1. The user's password must never be sent in plain-text form.

  2. The user can't be given "clues" if they are trying to guess a username and password. In particular, the "incorrect username or password" error message is deliberately vague, and is the same regardless of whether the user typed in an unknown username or an incorrect password.

This second imperative has been extended to prevent even the client system itself knowing if a user exists with that username -- note that the Identity API returns a "dummy" salt value if the user doesn't exist. This will cause the sign-in attempt to fail, without changing the client's workflow.


Because the same salt value is used to hash the user's password each time, it may seem that simply performing a one-way hash of the user's password is a security risk: a packet sniffer could steal the entered username and the calculated password hash, and then re-use these values to sign in as if they were that user. However, remember that each request sent to the Identity API has a unique request_id that must be recalculated each time. This prevents rogue programs from using the password hash to sign in even if they are able to obtain it.


The following API calls have been provided to support user sign-in:

http://identity.3taps.com/user/get_salt

Retrieve the "salt" value to use for hashing a user's password.

This API call takes the following parameters:

request_id (required)

The request ID used to authenticate the client system making this request.

username (required)

The desired username.

Upon completion, this API call will return an HTTP status code of 200 (OK) if the required parameters were supplied and the request ID was accepted. In this case, the response will have a Content-Type of application/json, and the body of the response will be a JSON-formatted object with the following field:

password_salt

The salt value to use to calculate the password hash.

Note that a salt value will always be returned, even if the given username does not exist.

http://identity.3taps.com/user/signin

Attempt to sign the user in with the given username and password.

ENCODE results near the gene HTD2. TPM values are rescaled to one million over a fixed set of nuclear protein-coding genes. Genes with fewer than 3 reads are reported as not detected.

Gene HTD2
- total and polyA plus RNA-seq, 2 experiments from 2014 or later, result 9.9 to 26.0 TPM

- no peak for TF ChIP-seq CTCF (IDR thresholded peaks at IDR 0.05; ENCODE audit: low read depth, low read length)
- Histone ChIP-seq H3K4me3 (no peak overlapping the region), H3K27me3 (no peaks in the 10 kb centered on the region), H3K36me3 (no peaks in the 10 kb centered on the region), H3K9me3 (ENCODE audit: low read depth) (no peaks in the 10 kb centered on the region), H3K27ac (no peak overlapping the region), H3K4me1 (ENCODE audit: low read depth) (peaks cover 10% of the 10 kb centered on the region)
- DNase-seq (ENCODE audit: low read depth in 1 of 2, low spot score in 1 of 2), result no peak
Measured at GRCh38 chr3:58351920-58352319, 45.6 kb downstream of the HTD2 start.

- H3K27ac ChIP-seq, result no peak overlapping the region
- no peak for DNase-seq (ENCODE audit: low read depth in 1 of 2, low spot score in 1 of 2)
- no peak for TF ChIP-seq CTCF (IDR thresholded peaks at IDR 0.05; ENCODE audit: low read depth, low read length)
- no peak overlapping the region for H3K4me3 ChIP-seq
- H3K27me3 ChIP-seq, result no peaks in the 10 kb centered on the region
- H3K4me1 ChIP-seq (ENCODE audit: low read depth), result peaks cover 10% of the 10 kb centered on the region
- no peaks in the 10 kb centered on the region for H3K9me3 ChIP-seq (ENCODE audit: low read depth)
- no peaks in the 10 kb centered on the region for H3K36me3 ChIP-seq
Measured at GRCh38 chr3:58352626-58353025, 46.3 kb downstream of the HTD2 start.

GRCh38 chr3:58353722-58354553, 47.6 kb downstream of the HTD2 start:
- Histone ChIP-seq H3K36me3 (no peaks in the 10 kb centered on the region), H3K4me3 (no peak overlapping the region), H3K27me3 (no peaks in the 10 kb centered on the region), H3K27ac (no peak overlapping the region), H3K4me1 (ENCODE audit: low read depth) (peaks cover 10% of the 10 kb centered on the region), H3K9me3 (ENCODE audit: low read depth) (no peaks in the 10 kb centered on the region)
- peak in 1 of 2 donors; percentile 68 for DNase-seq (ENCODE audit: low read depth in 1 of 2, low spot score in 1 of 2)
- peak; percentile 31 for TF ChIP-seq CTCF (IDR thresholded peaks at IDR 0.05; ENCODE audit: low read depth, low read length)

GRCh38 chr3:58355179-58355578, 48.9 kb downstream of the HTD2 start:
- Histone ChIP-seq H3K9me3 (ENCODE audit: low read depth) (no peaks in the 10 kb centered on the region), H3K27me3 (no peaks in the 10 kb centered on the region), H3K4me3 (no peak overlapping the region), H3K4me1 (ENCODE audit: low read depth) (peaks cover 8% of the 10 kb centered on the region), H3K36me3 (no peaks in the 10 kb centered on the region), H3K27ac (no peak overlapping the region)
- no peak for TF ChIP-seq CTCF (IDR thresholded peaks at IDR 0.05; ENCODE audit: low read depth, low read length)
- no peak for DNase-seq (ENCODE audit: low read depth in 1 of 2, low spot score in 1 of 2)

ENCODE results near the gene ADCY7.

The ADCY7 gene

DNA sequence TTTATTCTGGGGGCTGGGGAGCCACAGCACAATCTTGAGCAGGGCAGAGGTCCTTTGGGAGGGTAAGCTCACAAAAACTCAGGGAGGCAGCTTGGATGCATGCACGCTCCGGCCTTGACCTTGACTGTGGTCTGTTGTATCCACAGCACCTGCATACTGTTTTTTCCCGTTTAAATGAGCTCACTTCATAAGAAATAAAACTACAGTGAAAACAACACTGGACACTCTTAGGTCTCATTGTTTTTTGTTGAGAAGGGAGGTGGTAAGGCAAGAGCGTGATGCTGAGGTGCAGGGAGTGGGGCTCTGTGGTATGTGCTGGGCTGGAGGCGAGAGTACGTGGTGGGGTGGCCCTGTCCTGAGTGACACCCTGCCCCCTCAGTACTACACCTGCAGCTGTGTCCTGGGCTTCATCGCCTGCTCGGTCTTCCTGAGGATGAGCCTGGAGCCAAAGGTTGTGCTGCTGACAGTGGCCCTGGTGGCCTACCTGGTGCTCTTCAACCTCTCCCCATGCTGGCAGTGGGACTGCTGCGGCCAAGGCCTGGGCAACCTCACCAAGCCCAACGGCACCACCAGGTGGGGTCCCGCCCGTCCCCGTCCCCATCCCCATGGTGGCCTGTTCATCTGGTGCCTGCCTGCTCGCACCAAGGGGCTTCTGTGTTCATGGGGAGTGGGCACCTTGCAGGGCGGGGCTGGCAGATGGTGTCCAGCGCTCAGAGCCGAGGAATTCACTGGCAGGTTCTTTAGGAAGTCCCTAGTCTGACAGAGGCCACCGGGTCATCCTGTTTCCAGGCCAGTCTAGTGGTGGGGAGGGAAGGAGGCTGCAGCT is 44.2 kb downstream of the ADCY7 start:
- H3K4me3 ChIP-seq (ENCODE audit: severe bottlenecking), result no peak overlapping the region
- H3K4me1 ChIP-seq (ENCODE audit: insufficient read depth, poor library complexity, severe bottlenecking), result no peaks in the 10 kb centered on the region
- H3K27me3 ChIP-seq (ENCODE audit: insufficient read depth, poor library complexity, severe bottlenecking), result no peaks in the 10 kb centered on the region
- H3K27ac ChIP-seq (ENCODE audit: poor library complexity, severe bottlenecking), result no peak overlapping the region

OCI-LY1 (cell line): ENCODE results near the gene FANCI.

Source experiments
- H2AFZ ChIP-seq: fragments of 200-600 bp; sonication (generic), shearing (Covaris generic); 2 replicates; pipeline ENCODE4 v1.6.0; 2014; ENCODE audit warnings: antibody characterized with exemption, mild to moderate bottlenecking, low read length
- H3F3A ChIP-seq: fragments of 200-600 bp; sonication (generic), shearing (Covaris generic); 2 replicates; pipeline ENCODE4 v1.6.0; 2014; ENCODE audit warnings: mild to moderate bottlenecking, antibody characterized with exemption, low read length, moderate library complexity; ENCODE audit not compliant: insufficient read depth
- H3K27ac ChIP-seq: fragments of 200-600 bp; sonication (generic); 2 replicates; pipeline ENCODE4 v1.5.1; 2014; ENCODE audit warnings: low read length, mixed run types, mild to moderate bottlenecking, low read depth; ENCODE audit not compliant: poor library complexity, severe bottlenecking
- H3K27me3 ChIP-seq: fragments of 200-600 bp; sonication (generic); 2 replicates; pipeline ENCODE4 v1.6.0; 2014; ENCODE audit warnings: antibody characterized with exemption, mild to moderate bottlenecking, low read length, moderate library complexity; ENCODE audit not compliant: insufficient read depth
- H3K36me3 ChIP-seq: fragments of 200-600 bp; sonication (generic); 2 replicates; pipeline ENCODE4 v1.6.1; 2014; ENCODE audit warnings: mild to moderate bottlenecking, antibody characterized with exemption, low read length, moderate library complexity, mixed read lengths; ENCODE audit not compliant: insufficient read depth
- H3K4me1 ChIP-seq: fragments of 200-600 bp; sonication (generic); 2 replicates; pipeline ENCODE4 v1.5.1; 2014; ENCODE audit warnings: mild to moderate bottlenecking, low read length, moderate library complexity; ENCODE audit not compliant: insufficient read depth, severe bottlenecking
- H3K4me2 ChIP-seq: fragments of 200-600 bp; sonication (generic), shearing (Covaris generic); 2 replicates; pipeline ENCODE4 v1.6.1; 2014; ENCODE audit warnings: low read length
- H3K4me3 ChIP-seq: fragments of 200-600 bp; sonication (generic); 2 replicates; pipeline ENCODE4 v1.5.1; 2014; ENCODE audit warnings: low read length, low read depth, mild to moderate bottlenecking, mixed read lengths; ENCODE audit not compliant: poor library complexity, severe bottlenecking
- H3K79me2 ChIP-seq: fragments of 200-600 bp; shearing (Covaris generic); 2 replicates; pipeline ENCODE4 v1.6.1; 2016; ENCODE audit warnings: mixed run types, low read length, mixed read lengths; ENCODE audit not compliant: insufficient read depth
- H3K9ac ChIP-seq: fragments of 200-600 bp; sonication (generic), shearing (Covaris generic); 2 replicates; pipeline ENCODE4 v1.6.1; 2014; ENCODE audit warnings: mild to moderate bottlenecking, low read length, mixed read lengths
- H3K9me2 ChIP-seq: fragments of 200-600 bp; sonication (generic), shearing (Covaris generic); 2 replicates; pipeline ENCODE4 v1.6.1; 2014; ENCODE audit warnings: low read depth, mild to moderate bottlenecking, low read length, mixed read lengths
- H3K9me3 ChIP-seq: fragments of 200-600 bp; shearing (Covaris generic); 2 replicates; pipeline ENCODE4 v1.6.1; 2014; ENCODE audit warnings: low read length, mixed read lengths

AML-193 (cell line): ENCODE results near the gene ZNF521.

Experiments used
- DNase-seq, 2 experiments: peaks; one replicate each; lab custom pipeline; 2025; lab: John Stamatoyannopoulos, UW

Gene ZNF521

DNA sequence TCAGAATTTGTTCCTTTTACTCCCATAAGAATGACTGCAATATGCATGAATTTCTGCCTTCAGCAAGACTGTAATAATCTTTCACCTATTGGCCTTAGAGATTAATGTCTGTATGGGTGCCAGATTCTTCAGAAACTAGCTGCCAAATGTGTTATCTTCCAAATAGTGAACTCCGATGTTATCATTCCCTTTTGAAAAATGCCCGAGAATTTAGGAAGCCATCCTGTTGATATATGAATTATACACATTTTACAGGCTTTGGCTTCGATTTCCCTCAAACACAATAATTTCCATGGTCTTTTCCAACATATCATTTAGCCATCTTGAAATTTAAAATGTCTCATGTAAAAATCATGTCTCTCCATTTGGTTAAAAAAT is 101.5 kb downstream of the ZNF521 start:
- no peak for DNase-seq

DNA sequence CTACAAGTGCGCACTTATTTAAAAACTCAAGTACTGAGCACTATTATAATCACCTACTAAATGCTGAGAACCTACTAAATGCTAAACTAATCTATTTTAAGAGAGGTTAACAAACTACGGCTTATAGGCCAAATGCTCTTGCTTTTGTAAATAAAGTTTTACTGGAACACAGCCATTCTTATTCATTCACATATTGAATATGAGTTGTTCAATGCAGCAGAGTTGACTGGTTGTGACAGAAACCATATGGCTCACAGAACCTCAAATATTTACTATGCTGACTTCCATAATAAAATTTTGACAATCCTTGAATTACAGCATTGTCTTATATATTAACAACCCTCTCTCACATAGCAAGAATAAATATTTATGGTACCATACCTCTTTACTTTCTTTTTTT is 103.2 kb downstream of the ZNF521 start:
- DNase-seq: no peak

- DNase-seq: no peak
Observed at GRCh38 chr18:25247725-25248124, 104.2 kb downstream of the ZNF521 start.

This API call takes the following parameters:

request_id (required)

The request ID used to authenticate the client system making this request.

username (required)

The username entered by the user.

password_hash (required)

The hash calculated from the entered password.

Upon completion, this API call will return an HTTP status code of 200 (OK) if the required parameters were supplied and the request ID was accepted. In this case, the response will have a Content-Type of application/json, and the body of the response will be a JSON-formatted object with the following fields:

success

A boolean indicating whether or not the signup request was successful.

error

If the request was not successful, this will be a string indicating why the request failed. In addition to generic errors, the following specific error message may be returned:

Incorrect username or password

Either the given username does not exist, or the entered password was incorrect. Note that this error message is deliberately vague.

session_token

If the request was successful, this will be the session token identifying the user's authenticated session.

Social Sign-in

All of the social networks supported by the 3taps Identity API make use of an OAuth style authentication scheme. While the exact internal details will vary between social networks, the basic process remains the same. For example, for signing in with a Twitter ID, the following steps are required:

As you can see, there is a lot of back-and-forth between the client system, the Identity API, and Twitter's own authentication API. Implementing social sign-in requires the client system to either be a web-based application, or have the ability to open a web browser within a window, and then close that window again when the appropriate callback has been made.

The following API call is provided to support social sign-in:

http://identity.3taps.com/social/signin

Start the social sign-in process.

This API call takes the following parameters:

request_id (required)

The request ID used to authenticate the client system making this request.

network (required)

The name of the social network to use for performing this social sign-in. The following social networks are currently supported:

twitter

The following networks will be supported in the future:

facebook
google+
linkedin

callback_url (required)

The URL to redirect the user back to once the sign-in process has finished. Details of this callback and how it should behave are described below.

The Identity API starts a social sign-in request with the given social network.

Upon completion, we return an HTTP status code of 200 (OK) if the required parameters were supplied and the request ID was accepted. In this case, the response will have a Content-Type of application/json, and the body of the response will be a JSON-formatted object with the following fields:

success

A boolean indicating whether or not the request was successful.

error

If the request was not successful, this will be a string indicating why the request failed. There are no specific errors that can be expected to be returned -- the only errors will be if the social network is not accepting authentication requests for some reason.

redirect_url

The URL to redirect the user's web browser to.

After receiving the results back from the social_signin API call, the client system should either redirect the user's web browser to the supplied redirection URL, or open a browser window and load this URL into it. The user will then be presented with the social network's authentication page, and asked if they want to allow 3taps to access their account on that social network.